Next, although the general rating formula provides specific examples of symptoms that may result from various acquired psychiatric disorders, the Board emphasizes that its analysis should not be limited to only these symptoms, but should also consider any other relevant criteria outside of the rating code in order to determine the level of occupational and social impairment.  Mauerhan v. Principi, 16 Vet. App. 436, 444 (2002).  As such, the Board has also considered the extent to which there is total social or occupational impairment.  
Here, the Board finds that such total occupational or social impairment has not been shown.  Specifically, at his December 2014 VA examination, he stated that he maintains contact with his 8-year-old son and has an “okay” relationship with him.  Although, he reports that he currently lives alone and spends most of his time alone, he has been in his current relationship for 18-months.  He further stated that he enjoys fishing, hunting, and surfing.  During a May 2015 examination, the Veteran reported that he is active once again, has been motivated, and has reengaged in life.  He reported taking his young son fishing on the weekends.  As such, there is no indication of the total impairment required for a 100 percent rating.  
The Board has also considered the statements that his disability is worse than evaluated.  Specifically, he stated during an October 2015 examination that he has increased irritability, verbal altercations with his wife, anxiety, difficulty sleeping, and nightmares.  In rendering a decision on appeal, the Board must analyze the credibility and probative value of the evidence, account for the evidence which it finds to be persuasive or unpersuasive, and provide the reasons for its rejection of any material evidence favorable to the claimant.  See Gabrielson v. Brown, 7 Vet. App. 36, 39-40 (1994); Gilbert v. Derwinski, 1 Vet. App. 49, 57(1990).  Competency of evidence differs from weight and credibility.  The former is a legal concept determining whether testimony may be heard and considered by the trier of fact, while the latter is a factual determination going to the probative value of the evidence to be made after the evidence has been admitted.  Rucker v. Brown, 10 Vet. App. 67, 74 (1997); Layno v. Brown, 6 Vet. App. 465, 469 (1994); see also Cartright v. Derwinski, 2 Vet. App. 24, 25 (1991) (“although interest may affect the credibility of testimony, it does not affect competency to testify”).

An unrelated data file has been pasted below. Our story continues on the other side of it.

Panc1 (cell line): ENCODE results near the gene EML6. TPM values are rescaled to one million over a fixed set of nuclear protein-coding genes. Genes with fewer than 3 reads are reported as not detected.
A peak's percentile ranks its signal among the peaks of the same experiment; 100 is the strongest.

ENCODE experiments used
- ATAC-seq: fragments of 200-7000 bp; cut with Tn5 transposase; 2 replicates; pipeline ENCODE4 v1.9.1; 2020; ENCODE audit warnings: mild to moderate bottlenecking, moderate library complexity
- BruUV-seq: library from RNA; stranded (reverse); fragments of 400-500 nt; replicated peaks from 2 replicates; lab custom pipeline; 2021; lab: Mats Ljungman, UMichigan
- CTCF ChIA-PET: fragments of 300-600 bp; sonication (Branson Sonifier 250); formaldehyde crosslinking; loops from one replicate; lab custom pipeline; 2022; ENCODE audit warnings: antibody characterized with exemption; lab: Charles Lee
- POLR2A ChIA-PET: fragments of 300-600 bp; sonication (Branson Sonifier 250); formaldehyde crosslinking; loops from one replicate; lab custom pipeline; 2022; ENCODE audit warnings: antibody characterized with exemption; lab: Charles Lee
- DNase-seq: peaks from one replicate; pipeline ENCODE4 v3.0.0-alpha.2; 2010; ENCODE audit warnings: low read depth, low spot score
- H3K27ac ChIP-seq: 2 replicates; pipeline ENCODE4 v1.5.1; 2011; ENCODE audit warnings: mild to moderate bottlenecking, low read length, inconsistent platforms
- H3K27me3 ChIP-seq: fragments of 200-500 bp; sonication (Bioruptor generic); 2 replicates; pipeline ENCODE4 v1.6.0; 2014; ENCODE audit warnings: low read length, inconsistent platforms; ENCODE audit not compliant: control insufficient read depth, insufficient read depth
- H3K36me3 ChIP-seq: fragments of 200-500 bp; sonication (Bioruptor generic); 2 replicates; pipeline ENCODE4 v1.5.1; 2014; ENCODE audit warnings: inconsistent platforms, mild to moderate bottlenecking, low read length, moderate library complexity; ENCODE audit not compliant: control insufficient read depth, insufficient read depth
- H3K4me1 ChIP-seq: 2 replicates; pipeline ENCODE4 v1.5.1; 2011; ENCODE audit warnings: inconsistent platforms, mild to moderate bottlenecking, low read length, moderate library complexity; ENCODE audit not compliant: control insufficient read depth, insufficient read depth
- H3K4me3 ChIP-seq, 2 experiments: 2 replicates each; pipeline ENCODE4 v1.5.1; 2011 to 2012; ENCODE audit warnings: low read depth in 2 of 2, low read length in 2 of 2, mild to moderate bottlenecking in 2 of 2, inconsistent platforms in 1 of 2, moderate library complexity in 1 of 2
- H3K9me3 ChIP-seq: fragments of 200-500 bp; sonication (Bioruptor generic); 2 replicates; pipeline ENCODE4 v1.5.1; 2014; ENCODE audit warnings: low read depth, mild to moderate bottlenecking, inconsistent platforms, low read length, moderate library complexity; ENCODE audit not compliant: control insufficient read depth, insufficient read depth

In this case, the Veteran is competent to report symptoms because this requires only personal knowledge as it comes to him through the senses.  Layno, 6 Vet. App. at 470.  He is not, however, competent to identify a specific level of disability for his acquired psychiatric disability, according to the appropriate diagnostic code. See Robinson v. Shinseki, 557 F.3d 1355 (2009).  Such competent evidence concerning the nature and extent of the Veteran’s disability has been provided by the medical personnel who have examined him during the current appeal and who have rendered pertinent opinions in conjunction with the evaluations.  The medical findings (as provided in the examination reports) directly address the criteria under which the disability is evaluated.
 
Thus, taking into consideration the evidence of record, the Board finds that a higher disability rating of 70 percent for the Veteran’s service connected psychiatric disorder is not warranted.  
 
B.T. KNOPE
Veterans Law Judge
Board of Veterans’ Appeals
ATTORNEY FOR THE BOARD	E. Vample, Associate Counsel